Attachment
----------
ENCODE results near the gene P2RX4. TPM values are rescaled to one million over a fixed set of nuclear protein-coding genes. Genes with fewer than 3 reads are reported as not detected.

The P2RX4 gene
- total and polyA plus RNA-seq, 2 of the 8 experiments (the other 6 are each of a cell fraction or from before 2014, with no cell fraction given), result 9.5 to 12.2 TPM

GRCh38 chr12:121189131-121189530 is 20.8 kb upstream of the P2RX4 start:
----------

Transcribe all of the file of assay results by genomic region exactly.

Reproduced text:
ENCODE results near the gene P2RX4. TPM values are rescaled to one million over a fixed set of nuclear protein-coding genes. Genes with fewer than 3 reads are reported as not detected.

The P2RX4 gene
- total and polyA plus RNA-seq, 2 of the 8 experiments (the other 6 are each of a cell fraction or from before 2014, with no cell fraction given), result 9.5 to 12.2 TPM

GRCh38 chr12:121189131-121189530 is 20.8 kb upstream of the P2RX4 start: